The clinical genetics of hidradenitis suppurativa revisited
A familial form of hidradenitis suppurativa (HS) with autosomal dominant inheritance was described in a study conducted 15 years ago in Nottingham but has not been systematically confirmed elsewhere. Prior to commencing molecular genetic studies, we wanted to test the validity of the previous study by assessing its reproducibility on the basis of a strict, newly devised disease definition for HS. We were also interested whether new cases of the disease had arisen meantime in the study group as should be expected for an autosomal dominant disease. We reviewed 14 surviving probands and their families. Seven of these probands had previously been noted to have a positive family history whereas the others had been classified as having a negative or possible family history. One hundred and thirty-two family members were assessed for their respective disease status. Participants were initially contacted by telephone or letter, and those who acknowledged a history of at least one previous boil were invited for a personal examination and interview. Only personally examined individuals were classified as a case. Twenty-eight relatives with HS were detected in total, and 27 of these were in the group previously labelled family history positive. Nine of these cases had not been detected in the previous study and in at least seven of these the disease had developed after the previous study had been conducted. Only twice did our criteria fail to confirm cases that had been labelled as HS in the previous study. Both times we classified the patients as ‘possibly affected’. A further 16 relatives were judged to be possibly affected. In the group with positive family history we found 10 affected and nine possibly affected individuals among 37 surviving first-degree relatives of HS sufferers. Our findings support the concept of a familial form of HS with autosomal dominant inheritance. An insufficiently sensitive disease definition, a variable degree of gene penetrance and possibly a hormonal influence on gene expression may explain the reduced risk to first-degree relatives, which falls short of the expected 50% mark. Molecular genetic studies to clarify whether one or more gene(s) are involved in HS are now necessary and have been commenced.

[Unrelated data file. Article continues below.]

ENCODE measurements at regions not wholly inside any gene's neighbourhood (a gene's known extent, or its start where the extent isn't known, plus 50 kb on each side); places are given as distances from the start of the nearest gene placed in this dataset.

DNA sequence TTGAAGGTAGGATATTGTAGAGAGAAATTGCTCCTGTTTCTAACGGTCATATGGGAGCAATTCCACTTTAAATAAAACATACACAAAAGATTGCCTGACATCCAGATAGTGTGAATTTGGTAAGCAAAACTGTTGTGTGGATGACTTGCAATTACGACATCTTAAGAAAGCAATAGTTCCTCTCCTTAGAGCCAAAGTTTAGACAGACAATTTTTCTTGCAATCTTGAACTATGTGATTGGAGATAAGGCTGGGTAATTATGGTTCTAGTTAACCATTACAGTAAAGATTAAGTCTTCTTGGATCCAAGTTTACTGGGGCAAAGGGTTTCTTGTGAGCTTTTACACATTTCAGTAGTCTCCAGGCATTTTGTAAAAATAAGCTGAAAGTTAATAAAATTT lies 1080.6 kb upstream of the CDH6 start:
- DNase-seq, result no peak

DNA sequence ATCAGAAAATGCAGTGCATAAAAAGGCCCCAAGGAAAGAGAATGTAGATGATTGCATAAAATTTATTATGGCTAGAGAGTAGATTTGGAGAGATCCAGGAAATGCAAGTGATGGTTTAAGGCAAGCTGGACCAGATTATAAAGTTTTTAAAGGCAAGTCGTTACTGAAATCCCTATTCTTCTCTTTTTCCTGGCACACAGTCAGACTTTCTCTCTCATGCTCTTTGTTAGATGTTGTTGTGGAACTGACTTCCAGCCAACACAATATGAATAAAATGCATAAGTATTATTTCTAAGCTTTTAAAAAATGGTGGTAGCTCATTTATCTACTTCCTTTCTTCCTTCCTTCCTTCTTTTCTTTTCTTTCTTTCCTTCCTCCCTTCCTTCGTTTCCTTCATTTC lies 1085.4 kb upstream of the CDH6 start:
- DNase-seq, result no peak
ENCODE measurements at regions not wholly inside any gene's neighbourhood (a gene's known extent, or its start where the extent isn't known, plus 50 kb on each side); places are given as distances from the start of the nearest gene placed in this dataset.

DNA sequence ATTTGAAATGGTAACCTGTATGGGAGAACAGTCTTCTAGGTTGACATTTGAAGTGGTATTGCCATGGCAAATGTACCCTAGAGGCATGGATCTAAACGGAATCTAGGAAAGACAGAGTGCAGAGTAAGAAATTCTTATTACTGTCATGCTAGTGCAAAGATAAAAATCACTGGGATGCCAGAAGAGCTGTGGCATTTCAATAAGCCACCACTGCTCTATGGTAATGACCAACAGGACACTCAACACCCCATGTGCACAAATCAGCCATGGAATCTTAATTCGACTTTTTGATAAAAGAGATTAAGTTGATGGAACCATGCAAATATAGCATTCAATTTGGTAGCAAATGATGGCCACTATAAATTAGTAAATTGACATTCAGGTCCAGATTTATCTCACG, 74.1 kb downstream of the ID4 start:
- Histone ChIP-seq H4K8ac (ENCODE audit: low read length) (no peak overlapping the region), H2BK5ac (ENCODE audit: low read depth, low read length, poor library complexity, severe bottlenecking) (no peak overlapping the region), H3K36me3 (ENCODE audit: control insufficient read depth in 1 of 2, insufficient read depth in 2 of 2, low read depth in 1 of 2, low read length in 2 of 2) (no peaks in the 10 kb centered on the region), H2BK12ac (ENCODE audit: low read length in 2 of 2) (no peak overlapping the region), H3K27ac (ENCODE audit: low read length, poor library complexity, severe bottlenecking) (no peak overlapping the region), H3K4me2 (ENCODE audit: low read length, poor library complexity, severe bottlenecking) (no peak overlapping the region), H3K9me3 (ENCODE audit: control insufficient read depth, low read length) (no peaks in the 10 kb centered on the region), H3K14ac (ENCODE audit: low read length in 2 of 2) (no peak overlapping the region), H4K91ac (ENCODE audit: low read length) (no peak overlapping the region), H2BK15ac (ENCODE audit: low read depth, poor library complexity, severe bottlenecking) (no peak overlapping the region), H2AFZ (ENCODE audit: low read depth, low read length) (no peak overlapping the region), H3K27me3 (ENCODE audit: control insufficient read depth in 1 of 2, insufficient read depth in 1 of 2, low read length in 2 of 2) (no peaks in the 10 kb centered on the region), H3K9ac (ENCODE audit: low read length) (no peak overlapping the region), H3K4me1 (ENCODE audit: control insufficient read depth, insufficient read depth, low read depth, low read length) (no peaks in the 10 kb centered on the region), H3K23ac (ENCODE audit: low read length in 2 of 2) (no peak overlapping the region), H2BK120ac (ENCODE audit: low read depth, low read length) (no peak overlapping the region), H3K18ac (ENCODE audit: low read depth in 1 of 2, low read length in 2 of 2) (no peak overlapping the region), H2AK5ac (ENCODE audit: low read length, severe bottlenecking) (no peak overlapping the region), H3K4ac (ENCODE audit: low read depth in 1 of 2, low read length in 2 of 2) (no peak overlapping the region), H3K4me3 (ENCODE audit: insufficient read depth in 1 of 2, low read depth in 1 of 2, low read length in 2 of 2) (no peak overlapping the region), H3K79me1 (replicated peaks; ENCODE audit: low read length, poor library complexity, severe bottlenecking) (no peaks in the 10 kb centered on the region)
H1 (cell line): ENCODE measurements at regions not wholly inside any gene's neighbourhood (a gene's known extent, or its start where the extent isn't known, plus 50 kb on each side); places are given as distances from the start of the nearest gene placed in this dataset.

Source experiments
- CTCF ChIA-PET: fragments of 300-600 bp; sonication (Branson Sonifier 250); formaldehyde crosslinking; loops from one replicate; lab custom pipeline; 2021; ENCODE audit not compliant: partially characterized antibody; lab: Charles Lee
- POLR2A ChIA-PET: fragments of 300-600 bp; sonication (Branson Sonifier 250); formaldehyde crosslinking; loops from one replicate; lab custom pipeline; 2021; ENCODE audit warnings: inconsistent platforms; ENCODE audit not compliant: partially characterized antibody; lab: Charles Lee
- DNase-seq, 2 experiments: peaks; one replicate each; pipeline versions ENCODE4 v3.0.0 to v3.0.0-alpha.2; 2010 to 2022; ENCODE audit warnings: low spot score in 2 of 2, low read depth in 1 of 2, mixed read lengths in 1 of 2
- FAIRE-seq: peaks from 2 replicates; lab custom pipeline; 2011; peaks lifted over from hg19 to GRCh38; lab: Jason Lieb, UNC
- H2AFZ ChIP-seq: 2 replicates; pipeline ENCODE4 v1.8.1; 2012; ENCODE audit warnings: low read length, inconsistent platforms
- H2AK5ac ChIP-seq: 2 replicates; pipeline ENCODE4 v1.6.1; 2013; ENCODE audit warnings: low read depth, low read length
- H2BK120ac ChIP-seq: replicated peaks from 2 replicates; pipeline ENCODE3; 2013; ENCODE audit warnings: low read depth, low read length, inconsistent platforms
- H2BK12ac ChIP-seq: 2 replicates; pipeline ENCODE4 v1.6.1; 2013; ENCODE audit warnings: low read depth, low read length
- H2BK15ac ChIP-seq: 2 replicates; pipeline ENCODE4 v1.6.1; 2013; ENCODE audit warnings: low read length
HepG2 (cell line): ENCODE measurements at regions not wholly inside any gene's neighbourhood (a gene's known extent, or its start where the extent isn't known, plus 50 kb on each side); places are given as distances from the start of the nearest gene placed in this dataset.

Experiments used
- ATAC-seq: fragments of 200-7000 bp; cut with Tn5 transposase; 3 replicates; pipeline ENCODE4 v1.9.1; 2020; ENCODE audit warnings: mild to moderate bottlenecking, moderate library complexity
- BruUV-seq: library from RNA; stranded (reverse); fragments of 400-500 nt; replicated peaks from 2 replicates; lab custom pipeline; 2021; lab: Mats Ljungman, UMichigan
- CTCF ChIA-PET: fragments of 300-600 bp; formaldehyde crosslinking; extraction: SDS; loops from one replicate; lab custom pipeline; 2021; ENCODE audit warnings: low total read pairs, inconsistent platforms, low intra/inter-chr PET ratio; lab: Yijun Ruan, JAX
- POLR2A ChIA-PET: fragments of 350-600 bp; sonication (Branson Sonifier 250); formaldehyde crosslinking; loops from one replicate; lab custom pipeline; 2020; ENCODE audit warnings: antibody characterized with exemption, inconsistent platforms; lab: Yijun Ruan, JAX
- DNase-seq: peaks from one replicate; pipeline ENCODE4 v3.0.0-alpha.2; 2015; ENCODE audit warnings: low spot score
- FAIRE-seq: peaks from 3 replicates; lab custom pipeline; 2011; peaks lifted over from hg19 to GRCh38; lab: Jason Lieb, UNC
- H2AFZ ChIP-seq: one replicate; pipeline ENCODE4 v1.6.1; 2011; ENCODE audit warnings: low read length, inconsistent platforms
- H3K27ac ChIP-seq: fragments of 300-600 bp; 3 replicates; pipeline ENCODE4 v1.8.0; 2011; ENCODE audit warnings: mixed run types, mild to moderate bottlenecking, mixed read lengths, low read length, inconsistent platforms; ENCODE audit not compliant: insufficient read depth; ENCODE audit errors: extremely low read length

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Document Type: Research Article
Affiliations: 1: Department of Dermatology, Queen’s Medical Centre, Nottingham NG7 2UH, U.K. 2: Centre for Medical Genetics, City Hospital Nottingham, Nottingham NG5 1PB, U.K.
Publication date: May 1, 2000